Russell 2000 2.80% 2.80% 17.79% 3.97%

Source: Bloomberg 

 

Fixed Income Index

Month-to-Date

Year-to-Date

12-Month

U.S. Broad Market –0.30% 2.64% 4.53%
U.S. Treasury –0.46% 1.64% 4.23%
U.S. Mortgages –0.15% 2.01% 4.44%
Municipal Bond –0.30% 2.59% 5.17%

Source: Morningstar Direct 

What to look forward to

This week is a busy one for economic news. On Wednesday, the consumer prices report is due. The headline index, which includes energy and food, is expected to rise from a 0.2-percent increase in February to a 0.3-percent increase for March on a rebound in energy prices. This will take the annual rate from 1.5 percent to 1.8 percent, which is still well below the Fed’s inflation target. This increase will be entirely due to gasoline prices. The core index, which excludes energy and food and is a better economic indicator, is expected to be lower. It should edge up from 0.1 percent in February to 0.2 percent in March but remain steady at 2.1 percent on an annual basis. Overall, if the numbers come in as expected, they would show that inflation remains under control.

On Wednesday, the minutes from the Fed’s March meeting will be released, giving us some insight into the Fed’s decision to leave rates unchanged last month. Expectations are that the notes will show that Fed members are unlikely to raise rates this year but could include more color on how they plan to stop reducing the Fed balance sheet. These notes are unlikely to move markets. But in conjunction with the price data, they could serve to reinforce market expectations of a steady rate policy.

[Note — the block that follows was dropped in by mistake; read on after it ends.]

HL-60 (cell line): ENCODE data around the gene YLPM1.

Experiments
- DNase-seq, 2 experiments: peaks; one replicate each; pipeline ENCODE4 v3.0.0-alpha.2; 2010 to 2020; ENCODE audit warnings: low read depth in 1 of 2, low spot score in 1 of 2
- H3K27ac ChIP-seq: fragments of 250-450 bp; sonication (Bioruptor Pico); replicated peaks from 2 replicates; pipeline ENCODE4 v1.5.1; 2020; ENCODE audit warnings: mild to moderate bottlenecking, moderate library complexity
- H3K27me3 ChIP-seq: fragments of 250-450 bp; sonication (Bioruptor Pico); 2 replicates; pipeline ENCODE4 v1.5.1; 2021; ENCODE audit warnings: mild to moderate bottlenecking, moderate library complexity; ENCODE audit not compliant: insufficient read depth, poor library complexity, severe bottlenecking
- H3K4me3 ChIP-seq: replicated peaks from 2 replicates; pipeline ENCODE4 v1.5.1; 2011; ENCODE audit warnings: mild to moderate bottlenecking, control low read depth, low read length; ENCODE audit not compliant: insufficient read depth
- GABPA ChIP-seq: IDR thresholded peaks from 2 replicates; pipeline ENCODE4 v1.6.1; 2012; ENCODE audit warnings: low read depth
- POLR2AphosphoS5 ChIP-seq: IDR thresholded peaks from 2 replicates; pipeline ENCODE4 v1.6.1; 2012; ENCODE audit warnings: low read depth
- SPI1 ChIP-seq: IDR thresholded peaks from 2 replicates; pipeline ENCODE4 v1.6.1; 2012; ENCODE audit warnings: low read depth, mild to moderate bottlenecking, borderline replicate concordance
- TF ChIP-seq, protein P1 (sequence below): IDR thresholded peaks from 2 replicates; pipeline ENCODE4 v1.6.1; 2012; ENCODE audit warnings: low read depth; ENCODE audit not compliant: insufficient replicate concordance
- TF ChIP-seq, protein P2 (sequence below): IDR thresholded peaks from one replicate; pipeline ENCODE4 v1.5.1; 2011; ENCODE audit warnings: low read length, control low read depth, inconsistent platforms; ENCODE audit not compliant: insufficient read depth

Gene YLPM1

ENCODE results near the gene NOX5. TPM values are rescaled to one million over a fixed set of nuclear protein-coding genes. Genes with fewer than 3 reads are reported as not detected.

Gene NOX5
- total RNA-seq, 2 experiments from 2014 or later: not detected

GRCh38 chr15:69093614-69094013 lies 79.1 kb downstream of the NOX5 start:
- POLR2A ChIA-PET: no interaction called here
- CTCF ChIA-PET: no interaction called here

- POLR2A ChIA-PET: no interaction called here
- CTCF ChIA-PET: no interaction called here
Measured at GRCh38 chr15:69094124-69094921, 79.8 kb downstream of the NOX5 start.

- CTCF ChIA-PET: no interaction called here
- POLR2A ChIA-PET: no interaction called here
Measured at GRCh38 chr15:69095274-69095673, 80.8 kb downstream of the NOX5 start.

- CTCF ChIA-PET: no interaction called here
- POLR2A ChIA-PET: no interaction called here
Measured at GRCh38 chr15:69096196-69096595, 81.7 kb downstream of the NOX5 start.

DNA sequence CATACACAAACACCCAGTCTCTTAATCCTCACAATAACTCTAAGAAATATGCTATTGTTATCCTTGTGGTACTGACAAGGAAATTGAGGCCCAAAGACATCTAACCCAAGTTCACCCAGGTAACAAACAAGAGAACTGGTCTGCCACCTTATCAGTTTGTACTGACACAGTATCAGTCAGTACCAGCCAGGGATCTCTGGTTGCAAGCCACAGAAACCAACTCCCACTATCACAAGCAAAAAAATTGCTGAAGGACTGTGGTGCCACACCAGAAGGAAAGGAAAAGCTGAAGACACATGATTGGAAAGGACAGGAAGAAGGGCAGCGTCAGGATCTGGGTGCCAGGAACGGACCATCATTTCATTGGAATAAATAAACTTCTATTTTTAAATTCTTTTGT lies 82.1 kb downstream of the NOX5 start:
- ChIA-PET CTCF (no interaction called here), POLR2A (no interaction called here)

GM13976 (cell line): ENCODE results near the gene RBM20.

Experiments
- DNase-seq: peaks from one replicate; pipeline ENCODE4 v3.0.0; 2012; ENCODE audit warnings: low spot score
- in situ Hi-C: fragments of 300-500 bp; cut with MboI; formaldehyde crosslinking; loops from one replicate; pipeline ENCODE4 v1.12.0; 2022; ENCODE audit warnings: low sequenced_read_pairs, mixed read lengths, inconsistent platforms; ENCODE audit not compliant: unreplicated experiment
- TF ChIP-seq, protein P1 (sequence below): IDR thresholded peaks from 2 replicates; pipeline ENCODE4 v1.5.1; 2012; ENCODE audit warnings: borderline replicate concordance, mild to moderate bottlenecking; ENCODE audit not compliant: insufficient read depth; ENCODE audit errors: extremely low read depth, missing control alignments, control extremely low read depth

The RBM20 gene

The producer price report, due on Thursday, is expected to show similar results to the consumer prices report. The headline number is expected to rise from 0.1 percent to 0.3 percent, on energy. In this case, the annual rate should stay at 1.9 percent, due to base effects. Similarly, the core index will rise slightly, from 0.1 percent to 0.2 percent. Here, the annual rate is expected to drop from 2.5 percent to 2.4 percent. These numbers would be consistent with the consumer price report and have the same meaning.

Finally, the University of Michigan consumer confidence survey, released on Friday, is expected to drop slightly from 98.4 in March to 98 in April. Although gas prices have risen, the stock market has done well and job growth has rebounded, which should leave confidence steady. If the number comes in as expected, this would be well above the historical average and serve as a counterweight to the weaker results from the Conference Board surveys.